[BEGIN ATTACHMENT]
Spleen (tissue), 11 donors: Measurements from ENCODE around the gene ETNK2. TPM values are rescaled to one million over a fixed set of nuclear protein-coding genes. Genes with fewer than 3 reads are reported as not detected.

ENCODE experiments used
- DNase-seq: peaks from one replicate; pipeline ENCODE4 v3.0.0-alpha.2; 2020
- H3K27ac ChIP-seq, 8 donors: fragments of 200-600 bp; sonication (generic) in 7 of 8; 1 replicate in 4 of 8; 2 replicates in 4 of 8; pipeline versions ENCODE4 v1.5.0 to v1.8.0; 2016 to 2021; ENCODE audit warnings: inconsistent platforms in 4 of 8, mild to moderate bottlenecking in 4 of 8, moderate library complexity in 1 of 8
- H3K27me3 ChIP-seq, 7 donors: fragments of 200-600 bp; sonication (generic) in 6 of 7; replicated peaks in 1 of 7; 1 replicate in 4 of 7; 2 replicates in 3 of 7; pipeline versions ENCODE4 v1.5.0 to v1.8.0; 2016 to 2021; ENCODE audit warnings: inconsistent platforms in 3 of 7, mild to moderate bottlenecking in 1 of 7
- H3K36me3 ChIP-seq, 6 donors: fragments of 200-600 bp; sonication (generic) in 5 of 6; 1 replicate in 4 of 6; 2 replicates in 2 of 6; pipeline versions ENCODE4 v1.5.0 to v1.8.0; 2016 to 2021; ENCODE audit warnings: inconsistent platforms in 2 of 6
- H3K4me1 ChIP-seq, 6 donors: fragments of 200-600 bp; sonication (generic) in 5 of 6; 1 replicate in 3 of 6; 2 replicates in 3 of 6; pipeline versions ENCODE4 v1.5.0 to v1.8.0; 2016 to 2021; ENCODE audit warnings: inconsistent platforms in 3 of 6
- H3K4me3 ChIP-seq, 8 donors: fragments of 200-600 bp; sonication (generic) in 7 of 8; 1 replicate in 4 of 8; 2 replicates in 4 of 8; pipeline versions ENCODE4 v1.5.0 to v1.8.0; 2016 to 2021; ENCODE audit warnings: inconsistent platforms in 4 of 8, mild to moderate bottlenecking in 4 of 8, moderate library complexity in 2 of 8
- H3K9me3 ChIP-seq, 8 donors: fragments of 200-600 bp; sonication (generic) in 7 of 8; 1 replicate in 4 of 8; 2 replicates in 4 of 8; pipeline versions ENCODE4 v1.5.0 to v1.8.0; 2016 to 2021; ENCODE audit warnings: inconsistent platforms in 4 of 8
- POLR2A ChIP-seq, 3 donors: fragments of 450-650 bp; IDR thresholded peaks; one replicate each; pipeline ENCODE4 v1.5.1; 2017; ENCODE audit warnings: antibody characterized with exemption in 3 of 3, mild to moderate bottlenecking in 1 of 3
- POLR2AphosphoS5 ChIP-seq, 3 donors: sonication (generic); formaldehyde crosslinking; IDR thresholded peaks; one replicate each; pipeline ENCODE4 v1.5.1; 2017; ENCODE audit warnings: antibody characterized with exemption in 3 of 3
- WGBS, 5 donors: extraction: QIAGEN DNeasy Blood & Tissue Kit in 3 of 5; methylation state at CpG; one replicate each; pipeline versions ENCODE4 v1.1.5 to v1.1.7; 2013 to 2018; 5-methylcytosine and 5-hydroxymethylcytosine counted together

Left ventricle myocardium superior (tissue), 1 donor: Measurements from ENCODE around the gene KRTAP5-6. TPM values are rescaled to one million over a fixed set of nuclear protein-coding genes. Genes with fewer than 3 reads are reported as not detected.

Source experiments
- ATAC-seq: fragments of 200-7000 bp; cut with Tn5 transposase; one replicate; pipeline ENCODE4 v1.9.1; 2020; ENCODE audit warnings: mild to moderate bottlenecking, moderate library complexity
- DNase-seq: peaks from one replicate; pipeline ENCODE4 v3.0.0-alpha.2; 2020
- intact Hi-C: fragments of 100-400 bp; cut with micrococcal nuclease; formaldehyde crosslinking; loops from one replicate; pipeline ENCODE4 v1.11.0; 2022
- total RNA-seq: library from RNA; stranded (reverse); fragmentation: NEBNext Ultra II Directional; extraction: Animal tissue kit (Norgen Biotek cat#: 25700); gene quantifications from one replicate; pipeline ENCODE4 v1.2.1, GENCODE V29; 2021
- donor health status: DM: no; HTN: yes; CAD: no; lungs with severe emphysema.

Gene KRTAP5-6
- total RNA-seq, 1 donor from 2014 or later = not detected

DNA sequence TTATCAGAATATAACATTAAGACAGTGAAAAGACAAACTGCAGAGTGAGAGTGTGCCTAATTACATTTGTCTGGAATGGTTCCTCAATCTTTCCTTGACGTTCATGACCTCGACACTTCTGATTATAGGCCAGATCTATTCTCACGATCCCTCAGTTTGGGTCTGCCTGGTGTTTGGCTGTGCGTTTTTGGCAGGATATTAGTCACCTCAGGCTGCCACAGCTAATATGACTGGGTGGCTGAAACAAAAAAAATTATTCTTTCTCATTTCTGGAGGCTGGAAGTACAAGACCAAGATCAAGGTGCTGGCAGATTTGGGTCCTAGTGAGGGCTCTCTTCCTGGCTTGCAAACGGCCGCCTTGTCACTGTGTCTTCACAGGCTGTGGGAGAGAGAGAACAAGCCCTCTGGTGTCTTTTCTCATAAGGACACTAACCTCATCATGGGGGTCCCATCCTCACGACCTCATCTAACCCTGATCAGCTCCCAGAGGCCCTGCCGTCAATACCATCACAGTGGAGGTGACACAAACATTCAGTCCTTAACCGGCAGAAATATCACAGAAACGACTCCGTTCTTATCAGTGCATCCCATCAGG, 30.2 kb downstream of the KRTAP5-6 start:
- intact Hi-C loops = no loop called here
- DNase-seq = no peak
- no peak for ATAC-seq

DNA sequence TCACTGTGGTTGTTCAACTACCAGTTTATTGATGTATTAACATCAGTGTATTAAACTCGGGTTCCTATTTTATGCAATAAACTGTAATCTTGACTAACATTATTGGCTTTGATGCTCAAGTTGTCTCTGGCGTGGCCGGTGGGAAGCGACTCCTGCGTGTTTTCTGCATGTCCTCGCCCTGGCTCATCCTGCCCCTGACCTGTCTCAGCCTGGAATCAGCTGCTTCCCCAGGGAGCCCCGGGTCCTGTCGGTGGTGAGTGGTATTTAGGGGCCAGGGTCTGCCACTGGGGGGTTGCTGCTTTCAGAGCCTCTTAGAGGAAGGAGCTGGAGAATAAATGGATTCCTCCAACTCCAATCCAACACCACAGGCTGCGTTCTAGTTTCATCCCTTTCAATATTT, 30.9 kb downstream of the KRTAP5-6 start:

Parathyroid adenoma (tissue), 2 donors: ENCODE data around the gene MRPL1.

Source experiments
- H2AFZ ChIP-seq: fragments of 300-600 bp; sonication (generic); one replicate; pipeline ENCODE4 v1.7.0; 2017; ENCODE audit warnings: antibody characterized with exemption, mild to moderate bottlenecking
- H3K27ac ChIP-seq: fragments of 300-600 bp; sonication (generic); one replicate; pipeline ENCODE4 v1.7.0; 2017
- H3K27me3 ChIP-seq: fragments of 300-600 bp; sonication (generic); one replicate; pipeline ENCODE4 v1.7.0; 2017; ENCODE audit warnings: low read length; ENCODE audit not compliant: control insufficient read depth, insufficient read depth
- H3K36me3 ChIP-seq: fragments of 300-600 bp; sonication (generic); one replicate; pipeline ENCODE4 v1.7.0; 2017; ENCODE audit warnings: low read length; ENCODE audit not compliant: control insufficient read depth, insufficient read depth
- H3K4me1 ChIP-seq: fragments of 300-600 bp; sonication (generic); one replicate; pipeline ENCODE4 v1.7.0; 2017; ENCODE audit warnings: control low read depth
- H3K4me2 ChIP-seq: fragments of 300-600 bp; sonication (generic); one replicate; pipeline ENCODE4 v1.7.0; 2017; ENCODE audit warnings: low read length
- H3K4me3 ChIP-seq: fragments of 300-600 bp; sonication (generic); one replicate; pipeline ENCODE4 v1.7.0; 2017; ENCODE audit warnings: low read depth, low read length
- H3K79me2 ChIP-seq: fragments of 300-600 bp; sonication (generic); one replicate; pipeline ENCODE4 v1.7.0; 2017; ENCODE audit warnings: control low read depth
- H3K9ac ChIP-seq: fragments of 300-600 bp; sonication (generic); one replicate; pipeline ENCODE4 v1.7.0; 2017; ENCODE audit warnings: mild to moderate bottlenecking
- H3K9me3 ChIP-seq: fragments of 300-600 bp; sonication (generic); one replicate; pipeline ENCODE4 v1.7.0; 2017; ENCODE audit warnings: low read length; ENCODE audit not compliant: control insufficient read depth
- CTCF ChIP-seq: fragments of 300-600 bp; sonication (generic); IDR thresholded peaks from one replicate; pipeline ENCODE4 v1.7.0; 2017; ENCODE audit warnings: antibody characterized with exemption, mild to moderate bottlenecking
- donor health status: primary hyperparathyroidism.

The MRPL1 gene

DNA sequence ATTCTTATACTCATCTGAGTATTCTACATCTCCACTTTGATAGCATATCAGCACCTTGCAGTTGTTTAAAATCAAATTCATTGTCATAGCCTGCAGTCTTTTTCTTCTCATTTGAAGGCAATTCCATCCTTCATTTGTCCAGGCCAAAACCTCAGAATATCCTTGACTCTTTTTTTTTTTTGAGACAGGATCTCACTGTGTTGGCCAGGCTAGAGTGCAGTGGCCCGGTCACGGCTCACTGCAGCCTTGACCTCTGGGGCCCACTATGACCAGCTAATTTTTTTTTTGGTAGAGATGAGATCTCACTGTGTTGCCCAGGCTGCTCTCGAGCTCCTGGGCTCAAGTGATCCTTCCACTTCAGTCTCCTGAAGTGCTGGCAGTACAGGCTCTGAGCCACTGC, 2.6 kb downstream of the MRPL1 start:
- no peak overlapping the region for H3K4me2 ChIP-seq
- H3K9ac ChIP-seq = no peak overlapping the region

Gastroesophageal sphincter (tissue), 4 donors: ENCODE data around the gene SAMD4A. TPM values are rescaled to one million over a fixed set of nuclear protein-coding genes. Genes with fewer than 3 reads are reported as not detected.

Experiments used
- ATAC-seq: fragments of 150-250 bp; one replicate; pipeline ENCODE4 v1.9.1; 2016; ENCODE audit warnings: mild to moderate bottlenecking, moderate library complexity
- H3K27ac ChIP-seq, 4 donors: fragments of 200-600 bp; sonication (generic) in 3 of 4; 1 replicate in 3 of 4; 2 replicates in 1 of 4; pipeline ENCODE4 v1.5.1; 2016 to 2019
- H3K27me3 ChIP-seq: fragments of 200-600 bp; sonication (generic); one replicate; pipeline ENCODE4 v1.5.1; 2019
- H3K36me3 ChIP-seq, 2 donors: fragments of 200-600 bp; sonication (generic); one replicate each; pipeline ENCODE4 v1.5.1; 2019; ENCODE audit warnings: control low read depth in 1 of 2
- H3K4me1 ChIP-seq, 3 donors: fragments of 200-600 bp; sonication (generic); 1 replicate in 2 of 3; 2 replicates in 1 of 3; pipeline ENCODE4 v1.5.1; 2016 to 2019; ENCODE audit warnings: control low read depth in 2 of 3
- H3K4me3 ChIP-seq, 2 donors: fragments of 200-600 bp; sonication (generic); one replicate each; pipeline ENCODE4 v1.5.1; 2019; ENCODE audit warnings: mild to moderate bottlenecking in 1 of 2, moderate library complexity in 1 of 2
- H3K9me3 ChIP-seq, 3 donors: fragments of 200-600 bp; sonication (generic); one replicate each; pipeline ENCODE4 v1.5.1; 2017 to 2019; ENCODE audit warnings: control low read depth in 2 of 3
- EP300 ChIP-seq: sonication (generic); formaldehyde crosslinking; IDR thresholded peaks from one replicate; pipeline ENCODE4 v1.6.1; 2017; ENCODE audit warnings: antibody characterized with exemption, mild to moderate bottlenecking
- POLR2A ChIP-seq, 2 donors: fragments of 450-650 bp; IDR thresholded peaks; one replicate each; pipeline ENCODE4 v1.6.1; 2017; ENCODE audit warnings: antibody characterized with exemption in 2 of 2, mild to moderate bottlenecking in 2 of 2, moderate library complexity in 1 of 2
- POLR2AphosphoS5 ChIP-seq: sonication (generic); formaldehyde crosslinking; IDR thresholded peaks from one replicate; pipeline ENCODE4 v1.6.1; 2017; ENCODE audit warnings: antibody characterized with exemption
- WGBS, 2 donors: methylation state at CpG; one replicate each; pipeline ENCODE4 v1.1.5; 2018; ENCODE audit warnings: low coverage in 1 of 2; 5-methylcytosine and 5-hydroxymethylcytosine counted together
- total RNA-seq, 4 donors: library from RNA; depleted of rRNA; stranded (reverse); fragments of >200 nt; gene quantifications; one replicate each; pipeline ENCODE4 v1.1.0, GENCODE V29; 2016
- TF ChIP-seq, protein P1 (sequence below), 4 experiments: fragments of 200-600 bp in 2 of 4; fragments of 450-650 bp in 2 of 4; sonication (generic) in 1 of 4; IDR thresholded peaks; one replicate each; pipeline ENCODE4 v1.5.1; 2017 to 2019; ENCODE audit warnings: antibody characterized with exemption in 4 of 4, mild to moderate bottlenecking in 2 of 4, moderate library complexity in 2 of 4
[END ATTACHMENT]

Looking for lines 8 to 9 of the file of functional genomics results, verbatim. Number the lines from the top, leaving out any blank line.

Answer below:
- H3K4me3 ChIP-seq, 8 donors: fragments of 200-600 bp; sonication (generic) in 7 of 8; 1 replicate in 4 of 8; 2 replicates in 4 of 8; pipeline versions ENCODE4 v1.5.0 to v1.8.0; 2016 to 2021; ENCODE audit warnings: inconsistent platforms in 4 of 8, mild to moderate bottlenecking in 4 of 8, moderate library complexity in 2 of 8
- H3K9me3 ChIP-seq, 8 donors: fragments of 200-600 bp; sonication (generic) in 7 of 8; 1 replicate in 4 of 8; 2 replicates in 4 of 8; pipeline versions ENCODE4 v1.5.0 to v1.8.0; 2016 to 2021; ENCODE audit warnings: inconsistent platforms in 4 of 8